By David Cruz
The devastation is total. The death toll that could reach more than 10,000. Typhoon Haiyan leveled much of Tacloban, the capital of the Leyte province. Over 8,500 miles away, family and friends in Jersey City wait to hear from loved ones, but there is no telephone service and the pictures are grim.
“My Goodness. I cannot imagine what happened to them. The families. The lost families. Lives, you know,” said Jersey City resident George Gabriel.
There are more than 100,000 Filipinos in New Jersey. Jersey City is home to the state’s largest concentration, and since the storm hit last week, they have been organizing to help. Helen Castillo talks with fellow Filipinos at the JolliBee, a popular chain restaurant in the Philippines — with an outlet here.
“Communications are down so we really don’t know what extent of the damage is. But There are people in a town that has been brought to the ground and there are people asking for food, water. They haven’t eaten for like four days,” Castillo said.
Most of Jersey’s Filipinos are from the northern end of the islands, but many have family in the central region where the devastation is most severe. All this as the country is still recovering from a devastating earthquake just last month.
“It’s heart wrenching, it’s devastong it’s gut wrenching. We feel so bad for our countrymen. But our families are OK. They’re fine. They lost power. We haven’t reached them for like a day but they’re fine, thank god,” said Jersey City resident Maricar Estiler. When asked if she feels lucky, Estiler said, “Very lucky. I shouldn’t say this. But we are lucky. As I said we just feel bad for the other folks.”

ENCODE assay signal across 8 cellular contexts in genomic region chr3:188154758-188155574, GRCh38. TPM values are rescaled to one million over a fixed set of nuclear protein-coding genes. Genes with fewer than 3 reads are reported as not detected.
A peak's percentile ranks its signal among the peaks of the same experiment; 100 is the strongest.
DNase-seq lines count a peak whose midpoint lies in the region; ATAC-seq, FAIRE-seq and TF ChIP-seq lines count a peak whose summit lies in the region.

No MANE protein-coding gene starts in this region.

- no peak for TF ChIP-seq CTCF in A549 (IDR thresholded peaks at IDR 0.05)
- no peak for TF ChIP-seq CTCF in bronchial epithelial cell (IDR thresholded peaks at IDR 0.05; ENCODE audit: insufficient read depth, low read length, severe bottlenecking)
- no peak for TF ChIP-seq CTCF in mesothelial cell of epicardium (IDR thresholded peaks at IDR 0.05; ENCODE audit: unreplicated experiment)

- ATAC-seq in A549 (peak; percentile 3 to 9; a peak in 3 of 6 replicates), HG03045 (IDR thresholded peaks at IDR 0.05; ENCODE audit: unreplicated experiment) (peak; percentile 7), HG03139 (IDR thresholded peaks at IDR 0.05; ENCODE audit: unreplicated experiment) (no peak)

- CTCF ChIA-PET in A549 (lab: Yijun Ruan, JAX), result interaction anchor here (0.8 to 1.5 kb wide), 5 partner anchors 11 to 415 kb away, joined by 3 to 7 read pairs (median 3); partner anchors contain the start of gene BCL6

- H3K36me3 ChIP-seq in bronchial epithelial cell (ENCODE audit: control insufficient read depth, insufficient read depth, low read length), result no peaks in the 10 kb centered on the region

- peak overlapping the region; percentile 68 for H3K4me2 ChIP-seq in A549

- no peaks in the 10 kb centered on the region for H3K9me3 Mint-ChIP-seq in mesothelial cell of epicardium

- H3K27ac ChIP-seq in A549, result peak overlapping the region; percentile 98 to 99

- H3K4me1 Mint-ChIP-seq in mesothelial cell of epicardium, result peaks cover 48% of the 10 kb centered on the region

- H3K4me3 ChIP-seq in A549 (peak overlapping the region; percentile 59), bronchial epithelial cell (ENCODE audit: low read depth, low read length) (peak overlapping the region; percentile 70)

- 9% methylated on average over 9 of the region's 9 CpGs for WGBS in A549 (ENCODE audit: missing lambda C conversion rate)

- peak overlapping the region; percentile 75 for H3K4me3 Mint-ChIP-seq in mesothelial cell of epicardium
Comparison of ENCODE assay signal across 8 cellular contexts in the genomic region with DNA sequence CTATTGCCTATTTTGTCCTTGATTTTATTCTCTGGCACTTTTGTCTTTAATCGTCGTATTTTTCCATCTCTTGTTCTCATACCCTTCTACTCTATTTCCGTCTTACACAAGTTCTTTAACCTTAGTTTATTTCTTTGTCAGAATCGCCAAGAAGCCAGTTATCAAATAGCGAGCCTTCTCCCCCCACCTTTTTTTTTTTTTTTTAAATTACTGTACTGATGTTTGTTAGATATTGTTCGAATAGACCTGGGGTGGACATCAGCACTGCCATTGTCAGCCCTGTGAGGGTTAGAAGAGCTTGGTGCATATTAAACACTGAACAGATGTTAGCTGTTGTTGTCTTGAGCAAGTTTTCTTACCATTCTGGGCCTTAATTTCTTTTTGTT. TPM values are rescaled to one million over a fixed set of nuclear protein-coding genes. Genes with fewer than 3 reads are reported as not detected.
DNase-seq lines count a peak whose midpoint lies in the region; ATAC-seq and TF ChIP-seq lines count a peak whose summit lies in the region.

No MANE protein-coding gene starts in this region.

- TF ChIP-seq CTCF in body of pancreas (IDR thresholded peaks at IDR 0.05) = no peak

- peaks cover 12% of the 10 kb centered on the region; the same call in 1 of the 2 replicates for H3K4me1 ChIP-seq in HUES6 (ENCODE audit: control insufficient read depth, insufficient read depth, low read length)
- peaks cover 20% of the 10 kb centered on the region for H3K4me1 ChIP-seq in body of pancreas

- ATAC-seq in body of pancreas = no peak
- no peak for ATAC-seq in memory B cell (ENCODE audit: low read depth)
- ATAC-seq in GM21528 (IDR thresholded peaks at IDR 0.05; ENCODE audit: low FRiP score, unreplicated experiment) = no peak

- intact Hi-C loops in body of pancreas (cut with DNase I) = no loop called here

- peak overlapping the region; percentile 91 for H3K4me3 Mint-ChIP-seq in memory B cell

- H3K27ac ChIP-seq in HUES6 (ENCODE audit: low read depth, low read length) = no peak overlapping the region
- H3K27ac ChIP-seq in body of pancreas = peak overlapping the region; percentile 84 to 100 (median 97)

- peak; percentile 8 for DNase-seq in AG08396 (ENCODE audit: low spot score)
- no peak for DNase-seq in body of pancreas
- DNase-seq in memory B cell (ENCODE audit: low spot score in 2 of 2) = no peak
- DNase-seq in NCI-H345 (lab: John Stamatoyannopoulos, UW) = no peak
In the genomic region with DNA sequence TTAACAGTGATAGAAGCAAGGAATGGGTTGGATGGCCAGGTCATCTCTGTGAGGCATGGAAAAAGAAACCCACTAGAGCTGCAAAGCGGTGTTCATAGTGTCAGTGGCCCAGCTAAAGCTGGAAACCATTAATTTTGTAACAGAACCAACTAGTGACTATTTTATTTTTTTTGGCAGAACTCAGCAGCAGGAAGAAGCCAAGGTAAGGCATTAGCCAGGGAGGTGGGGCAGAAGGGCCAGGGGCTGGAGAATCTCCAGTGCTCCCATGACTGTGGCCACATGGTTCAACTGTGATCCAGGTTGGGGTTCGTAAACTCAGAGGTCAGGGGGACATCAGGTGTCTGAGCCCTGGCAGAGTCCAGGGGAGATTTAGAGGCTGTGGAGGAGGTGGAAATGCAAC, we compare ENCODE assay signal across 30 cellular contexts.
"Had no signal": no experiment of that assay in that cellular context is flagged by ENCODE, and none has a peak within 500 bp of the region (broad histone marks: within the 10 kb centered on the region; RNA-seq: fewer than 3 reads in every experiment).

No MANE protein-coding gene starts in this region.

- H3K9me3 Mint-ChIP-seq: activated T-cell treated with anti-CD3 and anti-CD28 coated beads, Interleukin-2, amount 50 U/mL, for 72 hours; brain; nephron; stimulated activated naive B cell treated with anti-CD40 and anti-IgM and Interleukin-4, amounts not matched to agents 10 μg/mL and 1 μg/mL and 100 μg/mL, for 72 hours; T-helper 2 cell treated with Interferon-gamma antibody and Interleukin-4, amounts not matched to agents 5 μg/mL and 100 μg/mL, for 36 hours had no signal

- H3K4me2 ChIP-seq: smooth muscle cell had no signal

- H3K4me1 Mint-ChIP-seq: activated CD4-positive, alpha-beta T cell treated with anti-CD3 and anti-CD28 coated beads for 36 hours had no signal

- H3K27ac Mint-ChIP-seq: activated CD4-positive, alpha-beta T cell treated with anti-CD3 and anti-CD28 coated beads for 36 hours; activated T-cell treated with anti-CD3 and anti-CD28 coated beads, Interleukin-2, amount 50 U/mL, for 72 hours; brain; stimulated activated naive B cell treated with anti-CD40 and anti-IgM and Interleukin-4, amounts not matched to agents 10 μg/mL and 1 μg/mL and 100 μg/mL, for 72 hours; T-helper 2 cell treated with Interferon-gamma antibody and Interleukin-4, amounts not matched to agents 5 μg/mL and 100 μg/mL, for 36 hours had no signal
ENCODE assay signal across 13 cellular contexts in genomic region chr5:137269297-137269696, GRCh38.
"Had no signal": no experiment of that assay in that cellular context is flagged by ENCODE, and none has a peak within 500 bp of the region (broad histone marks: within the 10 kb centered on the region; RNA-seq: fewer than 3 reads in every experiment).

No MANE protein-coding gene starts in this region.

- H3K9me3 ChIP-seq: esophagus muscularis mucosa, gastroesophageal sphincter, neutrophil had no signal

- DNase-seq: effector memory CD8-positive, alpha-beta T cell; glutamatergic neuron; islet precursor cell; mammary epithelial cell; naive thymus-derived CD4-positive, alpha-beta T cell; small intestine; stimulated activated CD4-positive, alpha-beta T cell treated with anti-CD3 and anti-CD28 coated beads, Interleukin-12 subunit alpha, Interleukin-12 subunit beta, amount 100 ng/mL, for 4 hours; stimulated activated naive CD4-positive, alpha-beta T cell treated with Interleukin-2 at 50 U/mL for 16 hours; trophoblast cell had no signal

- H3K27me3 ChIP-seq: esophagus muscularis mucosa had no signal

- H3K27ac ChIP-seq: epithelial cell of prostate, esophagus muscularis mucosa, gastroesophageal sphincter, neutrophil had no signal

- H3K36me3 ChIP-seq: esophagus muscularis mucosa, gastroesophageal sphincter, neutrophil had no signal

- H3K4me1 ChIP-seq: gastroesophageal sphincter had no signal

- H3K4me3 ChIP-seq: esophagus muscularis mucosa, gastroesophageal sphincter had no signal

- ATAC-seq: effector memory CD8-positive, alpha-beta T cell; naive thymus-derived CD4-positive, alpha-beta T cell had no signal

Councilman Rolando Lavarro is helping to coordinate relief efforts with the Philippine Consulate in New York and with the Red Cross.
“I think the challenge is just trying to find if your loved ones are safe and the lack of communication and information about that,” Lavarro said.
While they make plans for a local fundraiser, Castillo says the Red Cross is the best way you can help immediately.
Christian Javier is marking Veterans Day today. He’s retired U.S. Army. He saw some of the devastation during Hurricane Katrina. He says his thoughts today are with those on the island.
“You know, when I see somebody, anybody, that needs help, I won’t even think twice,” Javier said.
There will be a fundraiser at Porto-Lounge on Thursday. It is the first of several such events planned as this community struggles to come to terms with a tragedy and mobilizes to help those most affected by it.